Finding My Stride
March 17th, 2008 by

It was a perfect day for running. The morning was a bit cloudy, cool enough to wish for another layer, and there was a hint of fall crispness in the air—unusual weather for Austin in October. I was heading to a race start-line for the first time in over a year. For once there were no pre-race jitters or time expectations, just a lot of memories and a different kind of determination.

On August 31ST of 2005, my husband Phillip was killed when he was hit by a car while out for his evening bike ride. Phil was not only an avid cyclist; he was also a dedicated runner. He began his running career as a high school track athlete. Continuing his love of the sport as a devoted community track coach, he volunteered long after his own kids had outgrown the program. Running beside the kids at practice was one of his favorite things to do. Phil was a regular at all the local races; a towering pile of race bibs had a place of honor on his dresser. At 39, he was at the top end of a competitive age group. He was counting the days to his age group change, looking forward to racing as one of the youngsters in his field. But Phil never got to race in the next age group—he died three months before his fortieth birthday.

Before we met, I was an occasional runner. Through our courtship and marriage, my husband introduced me to the joy of running. Vacations were planned around running, track season caused the cessation of all other activities, and date nights usually began in running shoes. My love of running developed as our relationship did. After Phil died, my world looked different from every angle. The lines that distinguished what he loved and what I loved became blurred. I didn’t know if I loved running or if I only loved running with him. In the darkness of loss, I could not find the drive to put on my shoes, and run out the door without him, I quit running. Each morning I woke up in the haze of grief, with only the thought of how to make it through the day. After months of feeling lost without my husband, it finally occurred to me that I might feel more connected to him on a run. So, with some trepidation I laced up my shoes. For months I ran away; away from the heartache, away from the shock, away from the inevitable reality that he was gone. When I ran, I felt close to him in my soul and in my stride. Each breathless moment was a testament to all I had learned from running beside the man I loved. On my runs Phil was still my partner. Those runs left me spent and sad, but I needed them. Running became my way of saying good-bye to the man who was my husband and my friend.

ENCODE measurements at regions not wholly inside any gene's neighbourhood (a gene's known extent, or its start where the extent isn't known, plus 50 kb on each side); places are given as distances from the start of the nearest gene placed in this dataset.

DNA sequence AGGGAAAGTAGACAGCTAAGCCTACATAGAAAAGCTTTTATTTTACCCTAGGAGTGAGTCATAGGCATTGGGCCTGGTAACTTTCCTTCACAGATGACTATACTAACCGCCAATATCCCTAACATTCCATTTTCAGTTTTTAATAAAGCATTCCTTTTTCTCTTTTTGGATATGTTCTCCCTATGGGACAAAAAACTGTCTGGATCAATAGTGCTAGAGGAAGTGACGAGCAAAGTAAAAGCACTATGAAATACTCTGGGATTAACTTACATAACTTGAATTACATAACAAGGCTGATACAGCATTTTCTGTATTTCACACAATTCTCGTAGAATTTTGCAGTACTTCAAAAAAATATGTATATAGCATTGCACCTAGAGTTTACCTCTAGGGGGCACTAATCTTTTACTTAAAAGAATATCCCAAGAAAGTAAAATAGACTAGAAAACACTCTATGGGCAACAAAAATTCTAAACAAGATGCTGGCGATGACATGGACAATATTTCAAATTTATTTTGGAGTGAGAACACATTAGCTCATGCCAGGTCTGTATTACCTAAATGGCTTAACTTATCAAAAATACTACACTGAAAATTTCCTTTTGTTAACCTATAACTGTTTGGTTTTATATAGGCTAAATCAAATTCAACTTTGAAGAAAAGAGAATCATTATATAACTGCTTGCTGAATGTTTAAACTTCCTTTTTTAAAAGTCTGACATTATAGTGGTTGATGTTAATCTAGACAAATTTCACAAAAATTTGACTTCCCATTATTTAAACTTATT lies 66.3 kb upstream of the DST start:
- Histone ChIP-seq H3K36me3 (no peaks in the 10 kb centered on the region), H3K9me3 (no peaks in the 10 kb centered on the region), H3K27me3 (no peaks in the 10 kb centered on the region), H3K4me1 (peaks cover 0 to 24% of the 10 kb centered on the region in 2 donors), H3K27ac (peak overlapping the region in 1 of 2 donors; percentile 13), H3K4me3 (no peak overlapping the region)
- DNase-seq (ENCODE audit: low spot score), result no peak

The act of running was freeing. It reminded me that I was capable of putting one foot in front of the other—in forward motion. The destination was not as important as the journey. As time passed, my heart slowly began to heal. Eventually the nature of my runs changed, and I noticed that my step was lighter. I realized that my purpose in heading out for a jog was no longer exclusively a desire to feel close to Phil. Slowly, I stopped expecting to see him at every turn of our favorite route. Running did not always reduce me to tears. With every step I took, I began to remember the joy of running. Gradually, I ran just because I wanted to.

On that brisk October day, I faced my first finish line without my husband. A dear friend of mine, who lost her husband to cancer, lined up beside me at the start—we were there to run in honor of the men we had loved and lost, but not forgotten. Passing each mile marker, I marveled at the power of running. As we traveled the course, we shared stories about our husbands, we talked about the lives that were still ahead of us, and we celebrated the fact that we could run. Crossing the finish line I felt Phil’s absence, but I also felt his presence. Running had taken me across more than a literal finish line. As I crossed the line with cheering supporters in the background and my friend at my side, I realized that I wasn’t running just for Phil, I was running for myself, too.

Leave a Reply